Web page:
Pedes­trian sig­nal may see red

Driv­ers not slow­ing down for yel­low pedes­trian light near Car­bon­ear hos­pi­tal

The Compass - - FRONT PAGE - BYMELISSA JENK­INS Melissa.jenk­ins@tc.tc

The Town of Car­bon­ear has en­dorsed a sug­ges­tion to mod­ify a pedes­trian-ac­ti­vated light near Car­bon­ear Hos­pi­tal in or­der to im­prove safety at the new cross­ing. The flash­ing yel­low light will be changed to a solid red light, pend­ing ap­proval from the pro­vin­cial gov­ern­ment. The move is in re­sponse to con­cerns about high speeds in the area, and a pedes­trian-ve­hi­cle col­li­sion in Septem­ber that re­sulted in in­juries.

A new pedes­trian cross­walk with a flash­ing yel­low light near Car­bon­ear Gen­eral Hos­pi­tal is al­ready be­ing ig­nored by mo­torists, say town of­fi­cials.

Dur­ing the bi­weekly coun­cil meet­ing on Oct. 21, pub­lic works di­rec­tor Brian O’Grady said the lights are barely caus­ing peo­ple to slow down, lead­ing to safety risks.

A traf­fic ex­pert was brought in to in­spect the cross­walk —which links a new park­ing lot on High Road South to the hos­pi­tal — af­ter com­plaints of speed is­sues and a pedes­trian-ve­hi­cle col­li­sion in Septem­ber.

The ex­pert rec­om­mended the yel­low pedes­trian- con­trolled light should be changed to red, to pro­mote a full stop.

Al­though O’Grady said he has never seen a cross­walk with a red light, he felt it was worth dis­cussing with coun­cil.

“Cars don’t slow down with the f lash­ing lights,” Deputy Mayor Ge­orge Butt stated dur­ing the meet­ing.

Mayor Sam Slade added, “I see no prob­lem see­ing a red light there.”

A mo­tion was made by Coun. Ed Goff to ap­prove the new light, pend­ing ap­proval from the Depart­ment of Trans­porta­tion and Works.

Mean­while, rum­ble strips are go­ing to be in­serted into the pave­ment around the cross­walk as well to re­mind peo­ple there is a cross­walk ahead and the max­i­mum speed limit is 30 kilo­me­tres per hour.

The con­trac­tor will re­turn in the com­ing weeks to com­plete the job, O’Grady ex­plained.

Park­ing con­cerns

Nu­mer­ous ve­hi­cles have been park­ing at the recre­ation fa­cil­ity on Val­ley Road across from Car­bon­ear Academy, and be­ing left there un­til at late as 8 p.m. said recre­ation di­rec­tor Rob But­ton.

But­ton has de­ter­mined some of th­ese ve­hi­cles be­long to res­i­dents who com­mute to jobs in Long Har­bour and Bay Bulls, who drop their ve­hi­cles off be­fore car­pool­ing to their des­ti­na­tions.

Park­ing ex­tends from the ten­nis courts to Paddy’s Gar­den. How­ever, But­ton noted that, in some cases, th­ese ve­hi­cles are be­ing parked in front of the pool, where de­mand for park­ing is great­est.

A so­lu­tion was de­ter­mined by the coun­cil that notices will be placed on the wind­shields of those who con­tinue to park in th­ese spots that they must find other park­ing. It was even de­ter­mined they can use the park­ing area closer to Paddy’s Gar­den.

Hedge dis­rupt­ing line-of-sight

Coun­cil dis­cussed a hedge lo­cated on Crowdy Street that has been a con­cern to pedes­tri­ans and driv­ers. The hedge is pri­vately owned, but it has grown over the road, im­ped­ing sight­lines for mo­torists.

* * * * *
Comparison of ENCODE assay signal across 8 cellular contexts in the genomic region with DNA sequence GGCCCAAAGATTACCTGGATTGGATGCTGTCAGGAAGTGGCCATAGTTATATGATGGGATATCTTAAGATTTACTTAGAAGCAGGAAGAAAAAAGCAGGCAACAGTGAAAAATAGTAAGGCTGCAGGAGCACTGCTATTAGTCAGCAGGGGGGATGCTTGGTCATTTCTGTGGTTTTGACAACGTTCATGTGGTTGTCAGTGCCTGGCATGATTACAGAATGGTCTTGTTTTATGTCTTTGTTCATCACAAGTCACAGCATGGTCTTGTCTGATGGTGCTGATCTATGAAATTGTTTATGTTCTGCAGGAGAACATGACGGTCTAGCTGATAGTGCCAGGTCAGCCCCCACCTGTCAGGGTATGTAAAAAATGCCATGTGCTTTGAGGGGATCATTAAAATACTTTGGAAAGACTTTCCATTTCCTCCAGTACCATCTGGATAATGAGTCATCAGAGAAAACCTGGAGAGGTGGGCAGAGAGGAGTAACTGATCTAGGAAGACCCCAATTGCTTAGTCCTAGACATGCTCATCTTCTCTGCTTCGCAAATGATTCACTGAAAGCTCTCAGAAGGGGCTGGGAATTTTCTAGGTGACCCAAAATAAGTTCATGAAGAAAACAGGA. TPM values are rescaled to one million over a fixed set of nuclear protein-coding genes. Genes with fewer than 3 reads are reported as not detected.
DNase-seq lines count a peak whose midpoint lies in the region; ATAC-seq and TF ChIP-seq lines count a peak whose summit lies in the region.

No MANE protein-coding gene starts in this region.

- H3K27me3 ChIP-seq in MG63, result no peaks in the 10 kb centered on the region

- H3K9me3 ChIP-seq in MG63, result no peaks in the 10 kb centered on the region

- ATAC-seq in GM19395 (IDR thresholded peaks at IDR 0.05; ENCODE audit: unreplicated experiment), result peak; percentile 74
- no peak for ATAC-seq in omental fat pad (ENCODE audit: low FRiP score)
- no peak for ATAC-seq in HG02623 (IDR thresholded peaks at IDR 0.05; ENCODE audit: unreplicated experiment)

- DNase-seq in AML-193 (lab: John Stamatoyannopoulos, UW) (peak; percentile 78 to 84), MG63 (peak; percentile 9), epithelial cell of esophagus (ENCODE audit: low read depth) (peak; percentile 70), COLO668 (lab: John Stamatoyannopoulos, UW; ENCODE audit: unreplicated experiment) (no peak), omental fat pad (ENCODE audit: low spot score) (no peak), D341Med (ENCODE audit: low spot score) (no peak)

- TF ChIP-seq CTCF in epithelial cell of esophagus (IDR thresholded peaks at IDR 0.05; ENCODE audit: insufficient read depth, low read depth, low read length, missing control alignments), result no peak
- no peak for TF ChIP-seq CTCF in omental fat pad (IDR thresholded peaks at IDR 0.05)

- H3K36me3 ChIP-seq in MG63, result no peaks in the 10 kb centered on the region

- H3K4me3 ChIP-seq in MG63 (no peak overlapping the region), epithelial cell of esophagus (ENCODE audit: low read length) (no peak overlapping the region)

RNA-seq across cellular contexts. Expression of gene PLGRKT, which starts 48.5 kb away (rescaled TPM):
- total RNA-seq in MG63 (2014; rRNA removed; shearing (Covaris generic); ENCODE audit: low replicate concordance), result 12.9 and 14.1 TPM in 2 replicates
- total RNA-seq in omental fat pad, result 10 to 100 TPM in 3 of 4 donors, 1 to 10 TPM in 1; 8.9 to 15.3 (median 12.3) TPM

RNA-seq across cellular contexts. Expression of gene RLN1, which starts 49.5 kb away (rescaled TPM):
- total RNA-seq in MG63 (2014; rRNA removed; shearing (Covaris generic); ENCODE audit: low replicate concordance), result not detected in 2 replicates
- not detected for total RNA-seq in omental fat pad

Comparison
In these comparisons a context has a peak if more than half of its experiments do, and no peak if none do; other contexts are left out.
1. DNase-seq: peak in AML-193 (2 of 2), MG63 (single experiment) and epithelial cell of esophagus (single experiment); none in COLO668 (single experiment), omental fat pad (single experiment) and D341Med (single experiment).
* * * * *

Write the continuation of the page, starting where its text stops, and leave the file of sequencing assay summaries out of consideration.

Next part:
Coun­cil­lors were very vo­cal about the con­cern, adding some­thing must be done quickly. It was sug­gested the town send work­ers up with chain­saws to trim back the hedge, since it was a pub­lic safety con­cern.

“If it’s not clear sight, we have the right to make clear way,” Slade said.

Butt agreed, say­ing it needed to be cut down.

“It has been on­go­ing l o ng enough,” Coun. David Kennedy added.

Town ad­min­is­tra­tor Cyn­thia Davis noted a let­ter had al­ready been sent to the res­i­dent, but so far the hedge is still over­grown.

Davis has pre­vi­ously been in con­tact with the town lawyer, and sug- gested to re­turn to him to find out what else they should do be­fore cut­ting it down.

Skatepark in op­er­a­tion

The new skatepark in Car­bon­ear is open, and stu­dents from Car­bon­ear Academy and Car­bon­ear Col­le­giate have had the op­por­tu­nity to test it out.

More than 20 youths gath­ered with skate­boards, scoot­ers and BMX bikes at the Val­ley Road park Oct. 28 to en­joy the new fa­cil­ity.

The park was four months in the mak­ing, with a month-long de­lay from the an­tic­i­pated open­ing date in Septem­ber.

Youths us­ing the fa­cil­ity didn’t ap­pear to mind the de­lay af­ter fi­nally get­ting to step foot on safe and user­friendly equip­ment. They no longer have to risk get­ting hit by cars on park­ing lots or pub­lic streets, which is where they pre­vi­ously skated.

The park is just one of many up­grades be­ing sug­gested by the coun­cil’s recre­ation com­mit­tee.

But­ton noted there is a four-year plan in place to up­grade more of the lo­cal ar­eas to user- friendly and up­dated equip­ment, with a fo­cus on Crocker’s Cove play­ground, which has re­cently lost a slide.

Bas­ket­ball hoops have ar­rived for Crocker’s Cove as well, along with bike racks for var­i­ous lo­ca­tions around town.

There was also a sug­ges­tion for some up­grades to the Car­bon­ear Recre­ation Com­plex, but specifics were not dis­cussed.

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